Tomorrow – saturday 1st september, there is a festival of food at Stubbylee Community Greenhouses, sorry about the short notice! I can’t make it as I am starting a course in bee keeping at offshoots but I will try to get some info about the days activities to follow. At the festival there will be:
A few months ago on one of the few sunny days we have had this year, the bees at offshoots took there opportunity to swarm – all at once! There were three swarms within several hours! I think of a bee swarm as being like a revolution. A swarm occurs when the queen leaves the colony with about 60% of the worker bees. A swarm can contain thousands to tens of thousands of bees.
I took some pictures of Phil and Lisa – the offshoots staff – taking care of the bees and recapturing them to put in a new hive.
The swarm forms in a cluster around the queen on a branch close to the original hive. If left like this, scout bees will soon go looking for a new site to host the new hive. The scouts find the best locations and return performing a dance to communicate the location and distance of the potential site. Once other scouts have checked and agreed on a viable location, the swarm will then move. Once this happens the hive is lost.
For the beekeeper, bees swarming can be bad because it weakens the hive significantly. Up to 60% of the bees can be lost due to swarming. It is therefore considered good practice to minimise bee swarms. However retrieving a swarm gives the beekeeper a new hive, so this at least is a consolation and may sometimes be done intentionally, although care must be taken not to weaken the hive to much.
It was important for Phill and Lisa to act quickly to retrieve the bees before they found a new location. Retrieving the hive is a delicate process and involves cutting the branches around the swarm before cutting off the clustered branch.
The cluster is then knocked of into a new hive box containing some honey to coerce the bees into there new home. Once the queen is inside the new hive, the other bees will follow.
On the 15th there was a film crew at the offshoot site, filming for the national lottery awards to be shown in November!
The offshoots team were demonstrating there role in the Upland Moorland Restoration project, commissioned by united utilities.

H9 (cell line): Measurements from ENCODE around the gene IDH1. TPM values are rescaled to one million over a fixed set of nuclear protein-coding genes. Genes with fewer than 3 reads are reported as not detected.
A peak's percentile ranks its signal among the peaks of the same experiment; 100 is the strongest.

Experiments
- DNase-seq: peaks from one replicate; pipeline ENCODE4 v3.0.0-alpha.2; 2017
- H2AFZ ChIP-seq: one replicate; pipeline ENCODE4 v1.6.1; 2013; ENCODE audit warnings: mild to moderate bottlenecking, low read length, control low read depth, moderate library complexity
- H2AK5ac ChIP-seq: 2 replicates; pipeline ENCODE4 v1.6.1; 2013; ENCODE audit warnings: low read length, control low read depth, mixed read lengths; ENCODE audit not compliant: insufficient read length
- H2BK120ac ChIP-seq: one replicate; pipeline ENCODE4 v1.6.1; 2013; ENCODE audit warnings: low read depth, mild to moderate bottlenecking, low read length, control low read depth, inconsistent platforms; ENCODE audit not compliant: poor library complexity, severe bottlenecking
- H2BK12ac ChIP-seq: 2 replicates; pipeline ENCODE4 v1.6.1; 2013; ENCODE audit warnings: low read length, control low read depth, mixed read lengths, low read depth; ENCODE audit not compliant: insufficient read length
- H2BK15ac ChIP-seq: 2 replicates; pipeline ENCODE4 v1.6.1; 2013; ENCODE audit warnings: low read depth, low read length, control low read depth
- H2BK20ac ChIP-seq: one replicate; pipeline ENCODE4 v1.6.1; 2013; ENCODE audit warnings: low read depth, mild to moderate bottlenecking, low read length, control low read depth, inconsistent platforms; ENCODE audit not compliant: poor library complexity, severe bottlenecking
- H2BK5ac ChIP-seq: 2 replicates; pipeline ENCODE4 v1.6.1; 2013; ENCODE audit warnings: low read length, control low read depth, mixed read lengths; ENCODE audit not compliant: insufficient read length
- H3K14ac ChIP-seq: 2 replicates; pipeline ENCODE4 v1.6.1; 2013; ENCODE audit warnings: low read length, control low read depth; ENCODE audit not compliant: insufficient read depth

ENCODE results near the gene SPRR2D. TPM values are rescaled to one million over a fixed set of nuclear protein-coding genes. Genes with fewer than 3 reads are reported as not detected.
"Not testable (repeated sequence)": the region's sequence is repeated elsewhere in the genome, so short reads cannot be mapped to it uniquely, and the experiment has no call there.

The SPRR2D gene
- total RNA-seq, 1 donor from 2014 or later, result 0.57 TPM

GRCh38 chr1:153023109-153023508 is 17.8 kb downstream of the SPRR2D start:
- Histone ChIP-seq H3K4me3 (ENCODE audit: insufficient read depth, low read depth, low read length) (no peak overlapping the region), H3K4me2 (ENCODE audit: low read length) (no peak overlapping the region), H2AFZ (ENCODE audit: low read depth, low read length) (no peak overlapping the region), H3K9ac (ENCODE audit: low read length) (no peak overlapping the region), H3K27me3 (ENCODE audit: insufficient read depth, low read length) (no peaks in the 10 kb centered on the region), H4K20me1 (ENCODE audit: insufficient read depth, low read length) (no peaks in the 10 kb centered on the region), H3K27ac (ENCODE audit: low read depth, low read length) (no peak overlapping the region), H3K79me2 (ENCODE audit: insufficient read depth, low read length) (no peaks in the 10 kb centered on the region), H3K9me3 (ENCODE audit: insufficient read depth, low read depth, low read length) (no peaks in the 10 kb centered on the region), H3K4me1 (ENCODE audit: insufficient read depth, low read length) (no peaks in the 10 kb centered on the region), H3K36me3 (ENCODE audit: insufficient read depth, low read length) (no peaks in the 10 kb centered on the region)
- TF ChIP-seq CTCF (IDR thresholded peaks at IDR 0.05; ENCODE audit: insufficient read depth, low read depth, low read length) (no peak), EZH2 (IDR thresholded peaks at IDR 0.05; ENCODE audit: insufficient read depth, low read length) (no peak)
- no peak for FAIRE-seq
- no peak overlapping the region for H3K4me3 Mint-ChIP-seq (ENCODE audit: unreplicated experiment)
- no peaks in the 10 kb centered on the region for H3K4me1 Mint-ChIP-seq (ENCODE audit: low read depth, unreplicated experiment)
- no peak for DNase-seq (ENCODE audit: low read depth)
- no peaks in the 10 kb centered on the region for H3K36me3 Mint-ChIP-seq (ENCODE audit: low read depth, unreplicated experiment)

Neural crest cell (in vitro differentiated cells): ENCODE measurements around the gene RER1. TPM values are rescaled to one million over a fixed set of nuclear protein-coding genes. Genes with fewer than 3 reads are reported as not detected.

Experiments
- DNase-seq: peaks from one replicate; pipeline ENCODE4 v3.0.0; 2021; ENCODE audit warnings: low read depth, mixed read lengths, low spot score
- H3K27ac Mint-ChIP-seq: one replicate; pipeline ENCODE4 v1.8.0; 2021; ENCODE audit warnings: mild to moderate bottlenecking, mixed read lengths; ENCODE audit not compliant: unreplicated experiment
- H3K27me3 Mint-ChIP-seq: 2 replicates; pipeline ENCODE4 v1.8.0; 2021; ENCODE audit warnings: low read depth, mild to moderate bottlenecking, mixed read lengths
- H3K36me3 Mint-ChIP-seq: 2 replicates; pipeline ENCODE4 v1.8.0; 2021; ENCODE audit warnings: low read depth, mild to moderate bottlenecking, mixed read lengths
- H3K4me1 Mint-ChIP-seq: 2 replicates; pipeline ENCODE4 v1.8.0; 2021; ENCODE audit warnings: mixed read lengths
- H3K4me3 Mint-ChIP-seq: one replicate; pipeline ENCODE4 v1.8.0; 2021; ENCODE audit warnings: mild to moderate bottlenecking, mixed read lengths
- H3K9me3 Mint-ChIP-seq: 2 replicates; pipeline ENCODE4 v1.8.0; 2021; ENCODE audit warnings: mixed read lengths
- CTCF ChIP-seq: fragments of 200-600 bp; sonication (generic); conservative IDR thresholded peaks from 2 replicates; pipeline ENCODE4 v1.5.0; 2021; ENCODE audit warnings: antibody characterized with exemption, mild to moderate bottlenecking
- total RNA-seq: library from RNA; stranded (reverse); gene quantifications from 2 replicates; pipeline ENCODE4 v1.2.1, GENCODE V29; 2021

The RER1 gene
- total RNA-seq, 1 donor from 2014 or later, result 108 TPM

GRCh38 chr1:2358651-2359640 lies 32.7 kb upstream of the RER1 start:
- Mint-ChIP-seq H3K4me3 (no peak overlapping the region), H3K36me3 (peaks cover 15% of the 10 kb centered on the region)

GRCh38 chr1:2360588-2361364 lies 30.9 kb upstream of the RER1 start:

Offshoots are growing 70,000 plugs of cotton grass as part of the watershead landscape project. The project involves schools and volunteers propagating cotton grass plugs, to be planted upon Worsthorne Moor.
Planting cotton grass helps to reduce patches of eroded and bare peat, which has many benefits. Peat retains carbon and reduces soil erosion. Reducing soil erosion reduces the amount of soil that gets washed into reservoirs thus improving water quality.
Reducing eroded peat also improves the habitat for internationally rare ground nesting birds. Charlotte Weightman RSPB officer, was at Offshoots with some wonderful carvings to show how the watershead landscape project is helping the Twite.
” The twite (Carduelis flavirostris). or Pennine finch’ as it is known locally, is a small brown bird that has bred in the uplands of Britain for at least eight thousand years.
In the nineteenth century, it used to live and breed in 12 English counties, now it is found in just four, and in the last 14 years numbers have nose dived by over 90%, They usually nest in small colonies, but now there are only about 100 breeding pairs, living in about 20 colonies in England – mainly in the South Pennines. Most seed-eating songbirds feed their chicks on insects, but twite are unusual in feeding almost entirely on seed, even their chicks. “
The plight of the twite
” The twite is like no other bird on earth. It has two completely different populations — one in Northern Europe and a well-separated population in the Himalayas. Even in Europe, it only breeds mainly in Norway and Britain, which is highly restrictive. Twite from Norway have never been proven to fly to Britain, so if we lost our British twite, the chances of re-colonisation are very small indeed. This makes the population very precious, so a reduction in breeding numbers anywhere in Britain is a very serious matter. The twite has undergone a steeper decline than any other moorland bird species in England. In recognition of this, nationally the twite is a red-listed bird of conservation concern and a UK Biodiversity Action Plan (BAP priority species.
Traditional farming methods will help both stabilise and hopefully increase the twite numbers— and also have a beneficial effect on other birds, plants and insects. The two most important elements are late-cut hay meadows and lightly-grazed pasture. “
” Provide seed-rich feeding areas, such as late-cut hay meadows, within 2.5km of the moorland nesting areas
Maintain patches of bracken on steeper slopes to provide nesting habitat and ensure these are not burned
Manage moorland to ensure that there are areas of tall heather or bilberry close to the enclosed in-bye, Preferably on gulley sides
Retain weedy areas along field edges, dung heaps, roadside verges or rough patches.
twite will appreciate feeding from annual weeds in root crops or cereals and their stubbles on upland farms “